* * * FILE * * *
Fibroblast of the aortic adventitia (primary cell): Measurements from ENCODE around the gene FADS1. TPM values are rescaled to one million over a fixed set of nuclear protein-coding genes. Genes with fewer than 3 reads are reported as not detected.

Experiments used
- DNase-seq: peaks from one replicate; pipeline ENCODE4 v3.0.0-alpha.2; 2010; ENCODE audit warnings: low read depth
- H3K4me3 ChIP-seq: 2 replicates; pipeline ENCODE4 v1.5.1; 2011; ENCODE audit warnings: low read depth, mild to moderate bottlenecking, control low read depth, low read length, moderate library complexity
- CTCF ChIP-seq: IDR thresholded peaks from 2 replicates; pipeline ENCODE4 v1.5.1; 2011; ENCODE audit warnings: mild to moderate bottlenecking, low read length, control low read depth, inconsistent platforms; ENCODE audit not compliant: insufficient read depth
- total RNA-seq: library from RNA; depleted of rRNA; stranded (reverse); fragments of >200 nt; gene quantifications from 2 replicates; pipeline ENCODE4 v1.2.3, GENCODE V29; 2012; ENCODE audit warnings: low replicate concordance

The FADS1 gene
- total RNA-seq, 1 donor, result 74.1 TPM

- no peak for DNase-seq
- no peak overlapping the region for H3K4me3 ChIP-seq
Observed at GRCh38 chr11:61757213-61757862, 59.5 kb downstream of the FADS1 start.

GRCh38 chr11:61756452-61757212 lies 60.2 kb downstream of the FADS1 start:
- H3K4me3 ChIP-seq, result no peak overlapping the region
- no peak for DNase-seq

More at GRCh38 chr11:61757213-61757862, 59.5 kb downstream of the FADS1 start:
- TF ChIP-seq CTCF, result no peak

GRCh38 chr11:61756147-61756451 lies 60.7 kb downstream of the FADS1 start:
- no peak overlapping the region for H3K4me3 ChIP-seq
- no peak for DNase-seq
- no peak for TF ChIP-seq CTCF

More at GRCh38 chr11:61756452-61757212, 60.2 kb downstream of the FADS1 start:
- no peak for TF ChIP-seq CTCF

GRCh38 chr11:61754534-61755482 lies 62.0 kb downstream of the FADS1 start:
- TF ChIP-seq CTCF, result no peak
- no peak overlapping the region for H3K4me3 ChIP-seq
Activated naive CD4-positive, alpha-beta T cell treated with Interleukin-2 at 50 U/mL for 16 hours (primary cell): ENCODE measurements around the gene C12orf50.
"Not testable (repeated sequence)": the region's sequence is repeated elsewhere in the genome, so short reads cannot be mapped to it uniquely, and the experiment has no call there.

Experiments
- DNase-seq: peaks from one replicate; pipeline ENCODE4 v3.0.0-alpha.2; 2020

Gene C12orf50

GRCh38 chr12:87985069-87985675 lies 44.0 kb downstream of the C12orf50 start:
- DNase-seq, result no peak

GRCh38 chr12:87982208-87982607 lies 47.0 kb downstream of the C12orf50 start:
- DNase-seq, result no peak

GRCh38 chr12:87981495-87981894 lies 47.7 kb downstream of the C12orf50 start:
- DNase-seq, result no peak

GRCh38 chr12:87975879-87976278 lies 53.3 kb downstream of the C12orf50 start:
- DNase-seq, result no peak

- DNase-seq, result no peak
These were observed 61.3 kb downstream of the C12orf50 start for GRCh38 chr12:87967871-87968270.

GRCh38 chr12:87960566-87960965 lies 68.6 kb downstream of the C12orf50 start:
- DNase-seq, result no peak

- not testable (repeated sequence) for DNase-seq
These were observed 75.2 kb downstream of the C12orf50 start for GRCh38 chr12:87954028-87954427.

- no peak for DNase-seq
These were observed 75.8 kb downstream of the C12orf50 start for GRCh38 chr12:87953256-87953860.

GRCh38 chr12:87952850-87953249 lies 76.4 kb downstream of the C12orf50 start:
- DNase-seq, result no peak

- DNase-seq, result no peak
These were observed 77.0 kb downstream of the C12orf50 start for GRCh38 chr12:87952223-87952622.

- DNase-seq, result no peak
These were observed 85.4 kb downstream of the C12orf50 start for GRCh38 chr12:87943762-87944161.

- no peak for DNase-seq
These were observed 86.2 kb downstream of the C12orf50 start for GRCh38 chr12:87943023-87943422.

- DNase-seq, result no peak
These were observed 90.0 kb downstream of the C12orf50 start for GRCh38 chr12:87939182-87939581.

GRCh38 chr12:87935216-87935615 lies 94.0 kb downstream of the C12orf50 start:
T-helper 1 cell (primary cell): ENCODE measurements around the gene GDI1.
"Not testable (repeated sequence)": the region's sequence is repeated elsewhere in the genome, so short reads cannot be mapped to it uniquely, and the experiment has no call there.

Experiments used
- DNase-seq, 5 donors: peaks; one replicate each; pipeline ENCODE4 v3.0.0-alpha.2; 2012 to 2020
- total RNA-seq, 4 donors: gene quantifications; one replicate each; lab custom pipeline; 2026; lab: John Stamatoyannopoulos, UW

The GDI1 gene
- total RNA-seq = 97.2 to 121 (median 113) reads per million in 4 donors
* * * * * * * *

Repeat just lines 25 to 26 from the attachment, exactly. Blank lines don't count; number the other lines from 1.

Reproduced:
- no peak overlapping the region for H3K4me3 ChIP-seq
Activated naive CD4-positive, alpha-beta T cell treated with Interleukin-2 at 50 U/mL for 16 hours (primary cell): ENCODE measurements around the gene C12orf50.